In this part II of our series on easement basics, we will discuss how easements are created. Broadly-speaking, easements are established in three ways: by (1) express grant/reservation; (2) implication; and (3) prescription. As to each of these theories, "[o]ne claiming the benefit of an easement bears the burden of proving the existence of that easement on the servient estate." Hickey v. Pathways Ass'n, Inc., 472 Mass. 735, 753-754 (2015). This burden extends to the extent and scope of any use rights over the Right of Way. Swensen v. Marino, 306 Mass. 582, 583 (1940) (scope); Hamouda v. Harris, 66 Mass. App. Ct. 22, 24 n. 1 (2006) (extent). Each theory of easement creation will be addressed in turn.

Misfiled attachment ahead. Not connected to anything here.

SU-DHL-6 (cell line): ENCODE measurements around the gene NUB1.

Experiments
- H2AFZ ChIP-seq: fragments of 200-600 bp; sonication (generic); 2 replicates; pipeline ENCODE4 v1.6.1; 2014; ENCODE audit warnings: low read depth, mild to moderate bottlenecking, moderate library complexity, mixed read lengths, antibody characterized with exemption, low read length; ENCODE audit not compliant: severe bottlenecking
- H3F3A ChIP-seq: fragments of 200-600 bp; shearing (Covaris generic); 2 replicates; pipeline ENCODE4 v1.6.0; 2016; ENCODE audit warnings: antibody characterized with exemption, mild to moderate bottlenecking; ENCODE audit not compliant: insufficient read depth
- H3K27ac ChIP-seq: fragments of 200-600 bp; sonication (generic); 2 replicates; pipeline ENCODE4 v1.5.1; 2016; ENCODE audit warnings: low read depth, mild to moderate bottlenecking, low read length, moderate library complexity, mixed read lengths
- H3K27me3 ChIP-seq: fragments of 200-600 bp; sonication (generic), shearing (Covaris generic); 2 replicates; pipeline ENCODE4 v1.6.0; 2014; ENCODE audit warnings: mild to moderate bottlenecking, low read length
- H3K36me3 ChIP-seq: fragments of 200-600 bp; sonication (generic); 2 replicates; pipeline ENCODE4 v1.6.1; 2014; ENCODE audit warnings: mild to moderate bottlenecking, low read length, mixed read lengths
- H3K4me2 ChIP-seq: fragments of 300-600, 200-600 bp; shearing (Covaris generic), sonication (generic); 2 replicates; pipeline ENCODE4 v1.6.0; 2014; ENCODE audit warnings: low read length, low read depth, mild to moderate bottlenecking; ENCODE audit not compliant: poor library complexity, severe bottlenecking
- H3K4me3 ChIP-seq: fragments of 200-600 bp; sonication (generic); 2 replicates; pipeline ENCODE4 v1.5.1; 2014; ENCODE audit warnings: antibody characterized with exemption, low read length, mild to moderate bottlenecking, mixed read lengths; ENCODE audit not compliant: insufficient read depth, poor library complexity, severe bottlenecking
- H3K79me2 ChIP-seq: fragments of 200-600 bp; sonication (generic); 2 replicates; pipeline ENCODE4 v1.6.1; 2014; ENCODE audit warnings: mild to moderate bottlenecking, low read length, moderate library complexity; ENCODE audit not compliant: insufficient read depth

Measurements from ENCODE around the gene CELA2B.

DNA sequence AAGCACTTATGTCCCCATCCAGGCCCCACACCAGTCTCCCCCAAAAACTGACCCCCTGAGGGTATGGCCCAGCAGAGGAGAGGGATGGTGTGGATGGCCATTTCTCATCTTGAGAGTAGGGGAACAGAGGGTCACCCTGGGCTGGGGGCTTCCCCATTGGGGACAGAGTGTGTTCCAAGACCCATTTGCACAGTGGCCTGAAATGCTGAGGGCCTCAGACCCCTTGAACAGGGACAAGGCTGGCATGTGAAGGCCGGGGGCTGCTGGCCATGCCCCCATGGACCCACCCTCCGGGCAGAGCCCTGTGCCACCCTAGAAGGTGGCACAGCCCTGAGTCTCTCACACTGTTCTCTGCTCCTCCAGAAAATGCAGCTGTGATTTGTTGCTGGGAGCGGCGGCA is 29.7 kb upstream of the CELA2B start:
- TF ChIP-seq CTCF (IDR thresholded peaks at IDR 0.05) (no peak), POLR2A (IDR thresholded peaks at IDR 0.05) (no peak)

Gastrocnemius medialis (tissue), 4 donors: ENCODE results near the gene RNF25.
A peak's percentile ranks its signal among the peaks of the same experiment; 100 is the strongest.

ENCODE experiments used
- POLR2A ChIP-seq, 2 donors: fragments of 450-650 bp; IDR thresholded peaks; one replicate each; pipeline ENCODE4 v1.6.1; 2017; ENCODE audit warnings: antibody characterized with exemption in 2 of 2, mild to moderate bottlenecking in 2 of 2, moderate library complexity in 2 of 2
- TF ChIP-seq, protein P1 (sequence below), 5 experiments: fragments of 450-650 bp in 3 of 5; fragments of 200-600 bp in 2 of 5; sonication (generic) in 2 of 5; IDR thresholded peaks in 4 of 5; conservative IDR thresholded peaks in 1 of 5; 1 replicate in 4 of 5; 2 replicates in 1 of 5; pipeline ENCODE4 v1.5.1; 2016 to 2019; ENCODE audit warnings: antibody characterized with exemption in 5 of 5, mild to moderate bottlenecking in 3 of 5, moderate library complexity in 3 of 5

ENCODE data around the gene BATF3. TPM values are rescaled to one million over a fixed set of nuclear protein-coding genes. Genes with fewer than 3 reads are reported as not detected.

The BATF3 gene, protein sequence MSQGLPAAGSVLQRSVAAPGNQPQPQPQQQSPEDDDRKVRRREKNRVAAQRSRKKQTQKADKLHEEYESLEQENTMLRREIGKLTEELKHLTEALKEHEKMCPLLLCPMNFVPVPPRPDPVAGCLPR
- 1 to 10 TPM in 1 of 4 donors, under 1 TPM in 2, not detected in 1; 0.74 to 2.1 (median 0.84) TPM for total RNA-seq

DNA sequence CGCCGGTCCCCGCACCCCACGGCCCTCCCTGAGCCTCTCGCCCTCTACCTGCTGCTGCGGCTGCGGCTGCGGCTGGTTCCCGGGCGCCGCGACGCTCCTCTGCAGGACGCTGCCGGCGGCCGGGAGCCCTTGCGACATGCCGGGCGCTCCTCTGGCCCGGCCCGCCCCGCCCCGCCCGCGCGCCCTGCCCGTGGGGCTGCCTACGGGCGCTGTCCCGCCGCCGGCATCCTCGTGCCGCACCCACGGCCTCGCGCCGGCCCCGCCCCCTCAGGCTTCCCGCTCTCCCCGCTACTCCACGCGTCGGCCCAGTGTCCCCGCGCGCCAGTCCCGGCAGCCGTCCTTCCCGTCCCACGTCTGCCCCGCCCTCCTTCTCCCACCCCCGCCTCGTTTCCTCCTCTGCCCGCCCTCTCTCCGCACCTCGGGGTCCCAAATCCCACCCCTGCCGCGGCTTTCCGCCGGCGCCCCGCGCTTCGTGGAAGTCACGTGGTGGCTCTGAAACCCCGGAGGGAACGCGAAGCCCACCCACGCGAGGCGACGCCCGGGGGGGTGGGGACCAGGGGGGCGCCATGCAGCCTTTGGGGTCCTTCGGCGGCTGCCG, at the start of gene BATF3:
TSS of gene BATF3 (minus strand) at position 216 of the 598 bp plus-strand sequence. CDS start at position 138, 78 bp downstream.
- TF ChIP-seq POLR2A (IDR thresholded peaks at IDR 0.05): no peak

In my last post on the Derelict Fee Statute (Mass. Gen. Laws. Chapter 183, Section 58), I discussed exceptions and reservations under Subsection (b) of that statute, which exempt conveyances from the law's operation. But, what are exceptions and what are reservations in deeds?